Nuclear fission reaction

The Science Behind Nuclear Fission: Simple Explanation

According to a 2021 survey by Our World in Data, nuclear power plants generate around 10% of the world’s electricity. The US is the top Nuclear power-producing country, having 93 active reactors in 54 power plants. These power plants produce nearly 20% of the country’s annual electricity generation.

Among the Nuclear power countries, France produces almost 70% of its electricity from nuclear reactors. All around the world, there are about 440 active reactors. Nuclear is the second largest low-carbon power.

Read more from our curated list: What is electricity?

How do Nuclear Power Plants Generates Electricity?

The core concept of producing electricity always starts from the turbine. A sophisticated example of a turbine is a bicycle dynamo or cycling torche. While pedaling the crank, it rotates the head portion of our tiny turbine.

credit: Lights out

 This head portion is an extended part of the mini rod covered with copper windings. The turbine’s inner walls have static magnets faced on opposite poles, and there’s enough room for the mini rod to rotate without any hindrances.

Because of our pedaling power, the rod rotates and constantly disturbs the magnetic field between the magnets. Continued turmoil in the magnetic field creates electricity that passes along the rod. Which further transferred to light the bulb.

So, our physical energy is enough to light up the bulb via this dynamo. Imagine this same concept in a large picture. These turbines can produce thousands of watts that even light up whole villages.  

This turbine technology is the base for electricity production, including windmills, water power plants, thermal power plants, etc.

Nuclear Fission Is Not A Joke:

As of the above section, we know that some external forces are required to rotate the turbine rods. Aerodynamical blades in Windmills use the wind flow to kickstart the turbine rod. Watermills have unique wheels that generate electricity by stream of water.

Similarly, a nuclear power plant requires external force, right? Nuclear fission comes into action to solve this issue. Be ready to learn about nuclear fission.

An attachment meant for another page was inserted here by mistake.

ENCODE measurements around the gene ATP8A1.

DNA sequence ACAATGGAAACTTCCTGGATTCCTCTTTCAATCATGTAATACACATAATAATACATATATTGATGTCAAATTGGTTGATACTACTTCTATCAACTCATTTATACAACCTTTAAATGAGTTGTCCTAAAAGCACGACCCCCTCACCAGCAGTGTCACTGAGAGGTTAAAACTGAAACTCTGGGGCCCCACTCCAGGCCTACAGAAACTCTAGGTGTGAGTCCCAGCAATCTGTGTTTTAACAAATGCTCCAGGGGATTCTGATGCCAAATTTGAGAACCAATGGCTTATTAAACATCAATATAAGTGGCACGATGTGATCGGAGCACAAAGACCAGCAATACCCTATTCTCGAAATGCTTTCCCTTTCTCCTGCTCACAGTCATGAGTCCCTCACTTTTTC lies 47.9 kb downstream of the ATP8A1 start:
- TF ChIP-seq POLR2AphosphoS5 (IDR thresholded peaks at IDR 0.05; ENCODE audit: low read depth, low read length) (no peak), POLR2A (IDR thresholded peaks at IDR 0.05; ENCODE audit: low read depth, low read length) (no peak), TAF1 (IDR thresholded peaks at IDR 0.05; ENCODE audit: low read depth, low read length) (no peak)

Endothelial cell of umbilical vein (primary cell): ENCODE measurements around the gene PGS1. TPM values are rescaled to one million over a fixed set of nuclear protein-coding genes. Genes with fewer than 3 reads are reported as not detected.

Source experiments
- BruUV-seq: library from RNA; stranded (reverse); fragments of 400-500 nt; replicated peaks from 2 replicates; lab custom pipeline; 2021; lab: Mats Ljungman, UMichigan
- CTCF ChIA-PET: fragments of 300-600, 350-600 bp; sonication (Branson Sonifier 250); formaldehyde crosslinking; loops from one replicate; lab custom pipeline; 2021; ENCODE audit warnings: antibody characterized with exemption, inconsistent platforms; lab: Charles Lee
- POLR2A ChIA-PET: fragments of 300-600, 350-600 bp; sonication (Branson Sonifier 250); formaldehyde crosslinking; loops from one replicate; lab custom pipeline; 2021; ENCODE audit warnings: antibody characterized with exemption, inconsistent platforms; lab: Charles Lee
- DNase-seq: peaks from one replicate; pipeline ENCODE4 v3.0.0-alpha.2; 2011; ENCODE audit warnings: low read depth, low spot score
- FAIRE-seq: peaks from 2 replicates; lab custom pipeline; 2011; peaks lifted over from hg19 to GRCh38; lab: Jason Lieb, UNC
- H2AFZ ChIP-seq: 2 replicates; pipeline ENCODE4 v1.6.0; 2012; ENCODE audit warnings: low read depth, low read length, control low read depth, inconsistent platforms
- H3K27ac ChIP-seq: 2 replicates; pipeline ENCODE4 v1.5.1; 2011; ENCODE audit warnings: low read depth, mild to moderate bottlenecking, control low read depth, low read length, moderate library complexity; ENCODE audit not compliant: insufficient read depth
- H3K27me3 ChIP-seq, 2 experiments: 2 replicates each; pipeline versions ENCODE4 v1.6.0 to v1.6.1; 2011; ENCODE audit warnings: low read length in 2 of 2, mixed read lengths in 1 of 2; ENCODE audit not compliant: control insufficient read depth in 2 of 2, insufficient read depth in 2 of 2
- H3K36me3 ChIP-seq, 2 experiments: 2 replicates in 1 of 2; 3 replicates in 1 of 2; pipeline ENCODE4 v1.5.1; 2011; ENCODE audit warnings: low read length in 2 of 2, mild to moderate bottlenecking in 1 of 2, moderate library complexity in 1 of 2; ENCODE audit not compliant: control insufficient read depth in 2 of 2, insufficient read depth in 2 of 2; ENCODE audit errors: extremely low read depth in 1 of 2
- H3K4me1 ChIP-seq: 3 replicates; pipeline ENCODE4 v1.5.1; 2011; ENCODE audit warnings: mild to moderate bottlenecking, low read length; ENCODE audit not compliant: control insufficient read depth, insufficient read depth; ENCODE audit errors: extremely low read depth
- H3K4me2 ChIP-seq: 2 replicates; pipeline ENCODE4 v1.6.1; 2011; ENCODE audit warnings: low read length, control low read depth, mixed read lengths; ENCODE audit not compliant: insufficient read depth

credit: pexels

Imagine a hotel in a metro city. That has a clean and empty 10-square-foot room with two persons. Here, we can relate the room as the nucleus and the members in there as nucleons(protons and neutrons). So, this room is equivalent to the Helium nucleus.

Now, a cruel hotel manager sent 239 members into the same room. Think about the mindset of the people inside this small room. They are sandwiched inside the room and ready to burst out. Without a delay, he asks these frustrated people to allow one more person. That’s it! They are going to tear that room into pieces, even that hotel.

Nuclear fission

 Atoms like Uranium and plutonium are in the same situation. They are very unstable. When a free neutron hits this nucleus, it can’t accommodate this new one, So it splits into multiple smaller atoms and leaves some additional free neutrons. These remaining neutrons further hit other unstable Uranium atoms, and this goes on.

Apart from the free neutrons, this splitting of large amounts of unstable atoms produces tremendous heat that helps to convert the water into steam. This water steam helps to rotate the turbine and produces electricity.


Thermal power plants follow the same methodology. But they replaced the nuclear source with coal. Unlike nuclear power plants, these coals produce a large amount of carbon. That will cause tremendous trouble in the environment.

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